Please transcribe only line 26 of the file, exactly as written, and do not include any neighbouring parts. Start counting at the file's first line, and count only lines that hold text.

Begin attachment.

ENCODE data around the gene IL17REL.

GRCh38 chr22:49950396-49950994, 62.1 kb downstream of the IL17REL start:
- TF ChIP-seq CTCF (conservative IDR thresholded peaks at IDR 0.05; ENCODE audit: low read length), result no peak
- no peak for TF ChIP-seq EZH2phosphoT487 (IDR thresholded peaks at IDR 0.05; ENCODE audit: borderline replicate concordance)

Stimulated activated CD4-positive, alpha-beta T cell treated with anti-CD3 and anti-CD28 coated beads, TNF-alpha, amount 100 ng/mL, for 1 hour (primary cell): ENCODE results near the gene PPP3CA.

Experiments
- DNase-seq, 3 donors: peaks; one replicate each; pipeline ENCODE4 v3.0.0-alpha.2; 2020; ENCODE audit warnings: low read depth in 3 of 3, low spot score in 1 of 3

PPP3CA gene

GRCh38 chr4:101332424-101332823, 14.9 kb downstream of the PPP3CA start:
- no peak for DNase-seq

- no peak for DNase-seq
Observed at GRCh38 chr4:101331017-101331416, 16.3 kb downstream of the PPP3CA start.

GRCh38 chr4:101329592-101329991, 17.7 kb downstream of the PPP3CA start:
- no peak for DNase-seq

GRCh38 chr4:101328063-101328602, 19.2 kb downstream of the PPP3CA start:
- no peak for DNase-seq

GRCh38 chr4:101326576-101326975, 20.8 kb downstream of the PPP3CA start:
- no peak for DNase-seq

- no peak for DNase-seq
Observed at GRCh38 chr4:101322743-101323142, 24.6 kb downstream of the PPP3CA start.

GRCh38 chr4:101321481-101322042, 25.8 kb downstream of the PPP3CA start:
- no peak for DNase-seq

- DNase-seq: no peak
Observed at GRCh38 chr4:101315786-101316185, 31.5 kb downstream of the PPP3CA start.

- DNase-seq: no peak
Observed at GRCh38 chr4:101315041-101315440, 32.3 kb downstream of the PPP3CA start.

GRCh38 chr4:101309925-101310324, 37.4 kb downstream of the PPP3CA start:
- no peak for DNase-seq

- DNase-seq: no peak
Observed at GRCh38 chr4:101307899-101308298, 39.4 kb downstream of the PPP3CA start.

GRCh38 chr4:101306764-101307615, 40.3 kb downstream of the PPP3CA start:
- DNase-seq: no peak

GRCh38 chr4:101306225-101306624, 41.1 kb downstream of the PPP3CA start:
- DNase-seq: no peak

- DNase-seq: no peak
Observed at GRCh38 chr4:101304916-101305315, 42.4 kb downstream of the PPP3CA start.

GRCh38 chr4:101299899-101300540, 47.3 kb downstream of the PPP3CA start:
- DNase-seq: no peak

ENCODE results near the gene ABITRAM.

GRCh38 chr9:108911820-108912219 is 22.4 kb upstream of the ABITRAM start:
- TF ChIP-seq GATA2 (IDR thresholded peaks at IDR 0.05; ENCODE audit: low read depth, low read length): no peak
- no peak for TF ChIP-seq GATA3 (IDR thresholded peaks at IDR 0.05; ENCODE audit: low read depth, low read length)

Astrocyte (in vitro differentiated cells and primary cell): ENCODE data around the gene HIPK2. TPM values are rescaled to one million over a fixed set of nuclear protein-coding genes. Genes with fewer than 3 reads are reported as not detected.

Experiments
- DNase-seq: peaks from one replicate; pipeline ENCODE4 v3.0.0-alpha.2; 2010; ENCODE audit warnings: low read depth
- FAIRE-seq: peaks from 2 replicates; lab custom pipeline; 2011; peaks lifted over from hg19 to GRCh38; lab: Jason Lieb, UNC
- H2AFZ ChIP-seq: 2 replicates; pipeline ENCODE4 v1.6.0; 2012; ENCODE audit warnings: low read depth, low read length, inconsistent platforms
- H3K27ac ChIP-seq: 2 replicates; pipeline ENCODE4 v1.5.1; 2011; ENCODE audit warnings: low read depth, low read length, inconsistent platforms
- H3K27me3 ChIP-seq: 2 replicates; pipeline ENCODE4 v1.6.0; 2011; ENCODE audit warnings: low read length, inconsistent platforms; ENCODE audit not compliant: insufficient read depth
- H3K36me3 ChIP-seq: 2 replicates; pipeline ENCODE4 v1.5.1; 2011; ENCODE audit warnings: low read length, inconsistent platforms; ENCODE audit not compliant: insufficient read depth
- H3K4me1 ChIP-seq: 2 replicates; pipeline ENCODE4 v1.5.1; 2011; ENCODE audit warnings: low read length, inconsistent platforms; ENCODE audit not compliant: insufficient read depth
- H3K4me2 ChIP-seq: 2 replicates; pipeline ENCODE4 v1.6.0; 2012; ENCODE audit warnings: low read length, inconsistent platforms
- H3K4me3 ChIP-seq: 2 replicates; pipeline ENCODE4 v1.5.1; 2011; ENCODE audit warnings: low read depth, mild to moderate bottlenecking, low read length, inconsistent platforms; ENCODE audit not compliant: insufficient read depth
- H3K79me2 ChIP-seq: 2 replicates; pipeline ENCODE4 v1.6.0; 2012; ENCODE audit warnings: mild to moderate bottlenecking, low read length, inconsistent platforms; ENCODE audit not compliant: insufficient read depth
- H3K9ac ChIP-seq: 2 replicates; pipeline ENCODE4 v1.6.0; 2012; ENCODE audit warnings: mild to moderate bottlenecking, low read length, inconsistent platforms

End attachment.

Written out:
Observed at GRCh38 chr4:101315041-101315440, 32.3 kb downstream of the PPP3CA start.